Tuesday, 3 June 2003
Distance 20 km
Duration 4 hours 45 minutes
Ascent 488 m, descent 451 m
Map 57 of the
Topo-Guide (Ref 652) Sentier de Saint-Jacques-de-Compostelle, Figeac/Cahors/Agen/Moissac
We woke to the steady drumming of rain on the tent. I had a painful chesty cough and felt inclined to stay in bed, but the thought of spending the day in this backwater without food or even coffee spurred us to get up. The rain eased off briefly and we managed to stuff everything, including the damp washing, into our packs, shove some muesli down our throats and march away. Once on the road, things seemed better.
Instead of taking the GR through the sodden woods, we chose the road, which at
The rain had started again by the time we rejoined the GR, high above the river, but we were sweating so much that it did not seem worth the trouble of putting on our rain jackets.
The way was surprisingly hilly given the gentle appearance of the countryside and twice we lost the track. By the time we reached Thézac, with its church buried in vines, the drizzle had been replaced by blue sky and soon the bastide town of Tournon-d’Agenais rose in front of us, floating on its hilltop.
We pulled into the lower streets at midday, just in time to get a baguette before the boulangerie closed. Our next stop was the leafy terrace of the hotel, where we had a prolonged and delightful coffee. Trucks thundered past on the road a few feet away, but it was very restful.
Some locals had told us we could camp at the leisure centre nearby, but when we went there the place was deserted and the sanitaires locked – it was too early in the season. However we were not deterred. We felt we had been well enough washed by the morning rain to do without a shower.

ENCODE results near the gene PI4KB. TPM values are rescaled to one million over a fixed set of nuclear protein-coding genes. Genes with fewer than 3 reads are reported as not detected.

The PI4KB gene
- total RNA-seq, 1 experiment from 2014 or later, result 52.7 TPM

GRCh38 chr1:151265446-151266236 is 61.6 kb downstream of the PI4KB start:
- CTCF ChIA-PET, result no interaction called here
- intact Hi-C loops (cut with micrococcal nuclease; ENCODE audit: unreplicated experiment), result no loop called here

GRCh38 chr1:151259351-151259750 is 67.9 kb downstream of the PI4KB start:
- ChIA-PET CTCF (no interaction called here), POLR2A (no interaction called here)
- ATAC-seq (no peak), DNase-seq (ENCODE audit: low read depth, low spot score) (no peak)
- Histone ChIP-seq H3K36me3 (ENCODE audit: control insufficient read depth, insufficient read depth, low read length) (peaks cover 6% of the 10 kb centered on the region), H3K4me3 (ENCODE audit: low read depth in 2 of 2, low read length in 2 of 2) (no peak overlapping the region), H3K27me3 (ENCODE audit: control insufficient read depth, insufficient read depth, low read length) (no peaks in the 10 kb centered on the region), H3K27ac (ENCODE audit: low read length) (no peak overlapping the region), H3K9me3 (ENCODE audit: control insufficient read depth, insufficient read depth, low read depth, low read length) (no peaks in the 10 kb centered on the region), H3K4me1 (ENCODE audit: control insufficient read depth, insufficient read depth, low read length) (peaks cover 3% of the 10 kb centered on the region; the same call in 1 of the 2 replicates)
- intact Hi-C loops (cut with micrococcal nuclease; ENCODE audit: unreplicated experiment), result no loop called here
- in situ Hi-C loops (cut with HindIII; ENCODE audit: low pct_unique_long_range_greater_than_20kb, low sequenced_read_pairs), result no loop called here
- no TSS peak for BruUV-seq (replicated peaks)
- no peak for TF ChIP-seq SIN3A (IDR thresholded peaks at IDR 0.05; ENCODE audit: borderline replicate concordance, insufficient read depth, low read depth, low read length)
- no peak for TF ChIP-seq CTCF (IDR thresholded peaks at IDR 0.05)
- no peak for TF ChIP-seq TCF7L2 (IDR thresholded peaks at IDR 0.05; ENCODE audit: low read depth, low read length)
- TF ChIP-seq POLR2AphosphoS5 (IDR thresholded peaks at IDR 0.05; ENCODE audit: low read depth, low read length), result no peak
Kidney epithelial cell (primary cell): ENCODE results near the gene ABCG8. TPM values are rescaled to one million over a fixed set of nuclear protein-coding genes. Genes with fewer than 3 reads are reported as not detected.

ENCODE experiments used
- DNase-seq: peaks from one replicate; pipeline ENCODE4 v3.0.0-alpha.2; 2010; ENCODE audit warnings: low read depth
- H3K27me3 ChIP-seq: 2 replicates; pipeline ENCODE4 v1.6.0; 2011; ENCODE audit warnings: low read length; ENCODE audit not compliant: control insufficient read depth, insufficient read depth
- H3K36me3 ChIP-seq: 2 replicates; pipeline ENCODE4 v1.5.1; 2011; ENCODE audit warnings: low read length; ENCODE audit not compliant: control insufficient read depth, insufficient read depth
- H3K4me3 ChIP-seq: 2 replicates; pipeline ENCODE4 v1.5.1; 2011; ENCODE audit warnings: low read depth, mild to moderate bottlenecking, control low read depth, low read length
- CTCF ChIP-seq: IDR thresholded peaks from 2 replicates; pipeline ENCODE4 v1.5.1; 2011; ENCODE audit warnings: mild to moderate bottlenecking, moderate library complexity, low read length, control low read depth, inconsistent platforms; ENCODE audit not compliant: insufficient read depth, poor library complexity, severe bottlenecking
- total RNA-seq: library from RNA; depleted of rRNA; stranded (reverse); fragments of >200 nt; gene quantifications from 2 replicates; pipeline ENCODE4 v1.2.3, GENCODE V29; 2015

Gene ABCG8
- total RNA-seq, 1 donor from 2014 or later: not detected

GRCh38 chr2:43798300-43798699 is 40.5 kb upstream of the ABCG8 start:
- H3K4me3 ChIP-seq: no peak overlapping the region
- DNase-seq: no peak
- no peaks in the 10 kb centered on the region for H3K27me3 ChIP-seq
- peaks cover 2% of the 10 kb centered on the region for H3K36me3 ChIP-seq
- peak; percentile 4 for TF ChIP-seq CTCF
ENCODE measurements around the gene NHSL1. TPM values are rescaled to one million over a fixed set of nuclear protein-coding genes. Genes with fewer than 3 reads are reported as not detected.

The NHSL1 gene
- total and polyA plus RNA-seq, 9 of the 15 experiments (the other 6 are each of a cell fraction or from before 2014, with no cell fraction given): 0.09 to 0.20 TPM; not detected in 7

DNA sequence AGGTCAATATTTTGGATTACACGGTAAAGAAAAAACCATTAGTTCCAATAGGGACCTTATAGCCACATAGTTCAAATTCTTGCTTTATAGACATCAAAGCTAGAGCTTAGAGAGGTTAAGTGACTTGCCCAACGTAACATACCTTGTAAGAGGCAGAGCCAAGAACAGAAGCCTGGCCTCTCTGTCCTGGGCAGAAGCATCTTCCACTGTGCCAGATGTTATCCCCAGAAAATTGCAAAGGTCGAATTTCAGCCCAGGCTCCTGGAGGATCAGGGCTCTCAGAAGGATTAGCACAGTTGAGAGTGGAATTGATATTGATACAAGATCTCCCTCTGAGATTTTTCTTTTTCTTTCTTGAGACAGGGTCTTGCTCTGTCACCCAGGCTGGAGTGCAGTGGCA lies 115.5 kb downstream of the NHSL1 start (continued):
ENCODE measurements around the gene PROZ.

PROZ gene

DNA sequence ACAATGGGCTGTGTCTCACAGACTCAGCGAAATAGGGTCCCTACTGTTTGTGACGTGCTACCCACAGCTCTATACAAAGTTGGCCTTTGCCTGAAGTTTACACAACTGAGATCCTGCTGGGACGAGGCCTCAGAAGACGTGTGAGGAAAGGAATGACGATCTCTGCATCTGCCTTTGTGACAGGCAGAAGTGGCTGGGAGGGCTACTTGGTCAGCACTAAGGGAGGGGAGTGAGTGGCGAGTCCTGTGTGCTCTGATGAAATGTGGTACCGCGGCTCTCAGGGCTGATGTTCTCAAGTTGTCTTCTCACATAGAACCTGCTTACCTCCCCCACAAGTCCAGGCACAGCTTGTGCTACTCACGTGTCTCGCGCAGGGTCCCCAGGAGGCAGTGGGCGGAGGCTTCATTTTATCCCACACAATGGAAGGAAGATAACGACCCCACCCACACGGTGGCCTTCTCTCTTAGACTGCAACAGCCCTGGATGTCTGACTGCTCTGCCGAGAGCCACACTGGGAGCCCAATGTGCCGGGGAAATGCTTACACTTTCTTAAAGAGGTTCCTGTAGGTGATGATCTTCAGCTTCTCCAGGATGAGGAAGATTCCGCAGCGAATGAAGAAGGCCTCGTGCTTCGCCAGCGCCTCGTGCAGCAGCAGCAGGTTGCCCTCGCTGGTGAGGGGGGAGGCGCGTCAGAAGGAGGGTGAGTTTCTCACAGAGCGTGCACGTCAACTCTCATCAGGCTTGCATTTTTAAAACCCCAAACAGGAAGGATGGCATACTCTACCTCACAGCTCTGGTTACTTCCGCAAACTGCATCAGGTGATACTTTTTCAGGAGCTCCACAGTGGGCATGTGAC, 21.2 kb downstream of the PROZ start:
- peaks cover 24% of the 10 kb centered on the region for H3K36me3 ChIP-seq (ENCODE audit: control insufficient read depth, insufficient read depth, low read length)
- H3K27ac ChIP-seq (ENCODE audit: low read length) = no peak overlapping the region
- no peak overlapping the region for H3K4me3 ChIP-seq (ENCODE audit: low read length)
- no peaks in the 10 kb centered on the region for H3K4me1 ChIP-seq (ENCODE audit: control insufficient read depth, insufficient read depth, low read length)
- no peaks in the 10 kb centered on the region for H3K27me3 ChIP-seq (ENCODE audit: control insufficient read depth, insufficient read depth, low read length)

We strung our wet washing between two ancient apple trees, lay on our mats for a delicious lunch, then fell asleep. It was a lovely spot, with the top of the town just peeping over the hedge.
Towards evening we went back to explore the town. The main square at the top has lost most of its arcades but is charming all the same, with a clock tower showing the phases of the moon and masses of rambling roses.
From the ramparts the view extends over a rich patchwork of fields.
For dinner we went back to the Hotel des Voyageurs where we had enjoyed coffee when we first arrived. The facade was old and unassuming, but the open dining area at the back was much more stylish, with paving, flower beds and umbrellas.
We started with a selection of hors d’oeuvres, then had steak, baked potato and and vegetables and rounded off our lovely meal with ice cream and coffee.